Now, the extended enterprise can share information on inventory and consumption levels. Information flows in both directions, so everyone has a better understanding of the customer. The value chain process created value for the customer by using information technology. Within the first year after deployment, revenues increased by a reported $20 million.

Knowledge Supports Thriving Value Chains

Access to real-time information plays a significant role in creating a value chain network. Shell needed the information to flow in both directions to create customer value. Deere needed to improve collaboration with its supply chain to optimize its delivery methods. Without the ability to share up-to-date information, neither of these improvements could have been made.

This is why proper knowledge management is essential for successfully implementing the value chain model. If you need advice on how to get started, or how to optimize existing knowledge management processes within your organization, we're here to help.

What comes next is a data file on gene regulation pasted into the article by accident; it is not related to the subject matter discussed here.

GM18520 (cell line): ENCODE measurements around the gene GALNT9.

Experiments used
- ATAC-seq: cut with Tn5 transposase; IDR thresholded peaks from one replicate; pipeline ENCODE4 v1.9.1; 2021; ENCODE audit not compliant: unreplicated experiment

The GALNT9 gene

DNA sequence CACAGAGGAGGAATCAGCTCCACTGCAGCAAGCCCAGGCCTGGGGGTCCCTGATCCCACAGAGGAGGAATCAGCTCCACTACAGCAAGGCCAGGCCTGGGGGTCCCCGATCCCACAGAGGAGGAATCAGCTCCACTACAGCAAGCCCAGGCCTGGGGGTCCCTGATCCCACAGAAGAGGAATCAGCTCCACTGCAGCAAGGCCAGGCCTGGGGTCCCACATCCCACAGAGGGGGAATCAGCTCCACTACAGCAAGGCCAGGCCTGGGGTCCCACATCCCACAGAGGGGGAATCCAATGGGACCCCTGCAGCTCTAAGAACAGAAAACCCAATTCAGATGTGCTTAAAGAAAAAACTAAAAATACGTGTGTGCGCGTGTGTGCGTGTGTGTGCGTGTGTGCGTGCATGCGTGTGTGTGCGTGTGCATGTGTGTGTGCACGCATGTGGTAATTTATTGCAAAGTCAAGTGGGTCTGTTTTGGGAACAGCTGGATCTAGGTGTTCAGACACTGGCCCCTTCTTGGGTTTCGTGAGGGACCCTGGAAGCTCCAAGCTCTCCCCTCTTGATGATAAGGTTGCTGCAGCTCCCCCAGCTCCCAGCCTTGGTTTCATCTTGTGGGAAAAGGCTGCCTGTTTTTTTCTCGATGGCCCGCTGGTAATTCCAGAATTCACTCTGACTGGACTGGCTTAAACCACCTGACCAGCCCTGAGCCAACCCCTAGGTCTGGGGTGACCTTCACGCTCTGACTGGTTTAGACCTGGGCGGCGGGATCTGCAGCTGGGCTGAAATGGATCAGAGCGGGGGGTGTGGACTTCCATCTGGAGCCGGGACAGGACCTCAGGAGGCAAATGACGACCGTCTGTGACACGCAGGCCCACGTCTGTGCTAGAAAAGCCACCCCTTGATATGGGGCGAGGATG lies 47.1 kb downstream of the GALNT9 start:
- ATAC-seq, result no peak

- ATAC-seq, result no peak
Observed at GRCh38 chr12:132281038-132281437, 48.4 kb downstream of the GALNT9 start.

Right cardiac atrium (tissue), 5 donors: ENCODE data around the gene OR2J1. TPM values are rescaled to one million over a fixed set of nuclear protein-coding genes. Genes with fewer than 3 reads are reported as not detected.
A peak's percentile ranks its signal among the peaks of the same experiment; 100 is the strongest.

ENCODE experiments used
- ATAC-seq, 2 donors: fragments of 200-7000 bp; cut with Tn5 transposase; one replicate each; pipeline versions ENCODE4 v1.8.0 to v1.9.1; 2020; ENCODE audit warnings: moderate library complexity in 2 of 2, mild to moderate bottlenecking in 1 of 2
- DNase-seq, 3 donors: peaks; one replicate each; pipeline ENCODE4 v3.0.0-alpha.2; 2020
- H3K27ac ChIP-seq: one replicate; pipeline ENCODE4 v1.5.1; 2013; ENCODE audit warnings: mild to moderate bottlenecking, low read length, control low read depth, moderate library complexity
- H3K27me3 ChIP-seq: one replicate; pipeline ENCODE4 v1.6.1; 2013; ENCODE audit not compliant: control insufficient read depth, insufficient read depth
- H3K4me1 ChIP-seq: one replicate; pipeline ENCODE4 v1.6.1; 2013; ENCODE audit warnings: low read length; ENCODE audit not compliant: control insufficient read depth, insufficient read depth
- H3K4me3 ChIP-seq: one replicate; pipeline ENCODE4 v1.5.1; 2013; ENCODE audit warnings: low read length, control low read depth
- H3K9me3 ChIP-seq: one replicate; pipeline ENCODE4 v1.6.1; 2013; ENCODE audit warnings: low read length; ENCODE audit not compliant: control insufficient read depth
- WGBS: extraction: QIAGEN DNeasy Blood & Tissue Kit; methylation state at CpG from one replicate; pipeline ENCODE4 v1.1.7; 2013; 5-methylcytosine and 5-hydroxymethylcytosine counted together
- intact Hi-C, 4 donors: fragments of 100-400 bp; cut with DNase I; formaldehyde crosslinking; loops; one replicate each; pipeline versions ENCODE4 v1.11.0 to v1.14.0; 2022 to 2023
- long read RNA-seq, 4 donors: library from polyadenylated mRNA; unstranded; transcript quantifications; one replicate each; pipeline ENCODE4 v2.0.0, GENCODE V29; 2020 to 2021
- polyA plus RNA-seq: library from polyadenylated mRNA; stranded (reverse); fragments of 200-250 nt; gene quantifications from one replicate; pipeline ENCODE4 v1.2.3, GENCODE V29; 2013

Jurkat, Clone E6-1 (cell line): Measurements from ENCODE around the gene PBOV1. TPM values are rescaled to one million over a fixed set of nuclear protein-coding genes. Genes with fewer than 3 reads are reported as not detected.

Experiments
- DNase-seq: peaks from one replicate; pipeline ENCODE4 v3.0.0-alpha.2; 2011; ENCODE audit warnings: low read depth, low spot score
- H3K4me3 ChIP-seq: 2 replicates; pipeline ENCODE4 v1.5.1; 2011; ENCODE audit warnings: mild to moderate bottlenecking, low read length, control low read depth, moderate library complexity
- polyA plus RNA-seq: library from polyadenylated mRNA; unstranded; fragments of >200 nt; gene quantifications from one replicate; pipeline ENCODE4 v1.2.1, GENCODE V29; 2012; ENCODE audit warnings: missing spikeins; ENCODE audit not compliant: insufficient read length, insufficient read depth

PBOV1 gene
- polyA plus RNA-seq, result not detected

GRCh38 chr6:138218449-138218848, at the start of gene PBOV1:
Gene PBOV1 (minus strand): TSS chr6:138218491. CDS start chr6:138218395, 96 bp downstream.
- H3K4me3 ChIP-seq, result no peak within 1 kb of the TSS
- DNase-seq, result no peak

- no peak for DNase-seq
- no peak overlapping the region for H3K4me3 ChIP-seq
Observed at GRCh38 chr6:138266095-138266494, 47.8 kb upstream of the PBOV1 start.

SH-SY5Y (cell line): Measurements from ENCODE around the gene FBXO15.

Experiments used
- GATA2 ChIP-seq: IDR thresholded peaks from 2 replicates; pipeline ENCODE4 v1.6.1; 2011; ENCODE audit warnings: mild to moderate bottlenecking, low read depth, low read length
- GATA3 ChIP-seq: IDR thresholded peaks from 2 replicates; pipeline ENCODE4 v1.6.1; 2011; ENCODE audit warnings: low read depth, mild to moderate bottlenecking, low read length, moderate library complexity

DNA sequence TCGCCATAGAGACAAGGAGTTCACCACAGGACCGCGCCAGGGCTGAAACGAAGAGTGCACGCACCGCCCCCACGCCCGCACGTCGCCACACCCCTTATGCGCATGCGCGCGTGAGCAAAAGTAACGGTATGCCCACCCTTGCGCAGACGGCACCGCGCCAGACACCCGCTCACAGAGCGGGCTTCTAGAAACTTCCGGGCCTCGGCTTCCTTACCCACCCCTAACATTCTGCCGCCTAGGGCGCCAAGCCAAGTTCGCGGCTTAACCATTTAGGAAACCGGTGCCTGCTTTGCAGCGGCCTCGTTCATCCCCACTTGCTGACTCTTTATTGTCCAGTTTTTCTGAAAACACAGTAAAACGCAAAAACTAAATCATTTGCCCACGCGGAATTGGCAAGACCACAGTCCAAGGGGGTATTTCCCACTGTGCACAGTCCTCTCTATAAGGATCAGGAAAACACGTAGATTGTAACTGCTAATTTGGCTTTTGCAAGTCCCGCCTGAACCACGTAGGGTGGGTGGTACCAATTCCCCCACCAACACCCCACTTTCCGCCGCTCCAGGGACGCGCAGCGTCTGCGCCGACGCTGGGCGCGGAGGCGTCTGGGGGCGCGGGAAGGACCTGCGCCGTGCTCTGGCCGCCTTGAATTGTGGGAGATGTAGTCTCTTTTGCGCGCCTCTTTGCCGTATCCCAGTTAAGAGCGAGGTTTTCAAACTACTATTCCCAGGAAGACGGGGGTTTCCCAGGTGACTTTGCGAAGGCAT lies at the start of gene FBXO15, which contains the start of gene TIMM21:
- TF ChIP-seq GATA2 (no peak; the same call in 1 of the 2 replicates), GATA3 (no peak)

Let's Talk


Want more great articles like this?

Subscribe to our newsletter!

Leave a comment

Get a Custom Demo

Learn how to streamline and automate your content production and distribution process. A GT team member will contact you to set up a live demo customized for your needs.

One Lincoln Street, Boston, MA 02111
Telephone : +1 617-279-0140

3/5 Rue de Vincennes, 93100 Montreuil, France
Téléphone: +33 (0) 6 22 28 77 26


Copyright © Gutenberg Technology, Inc. Privacy Policy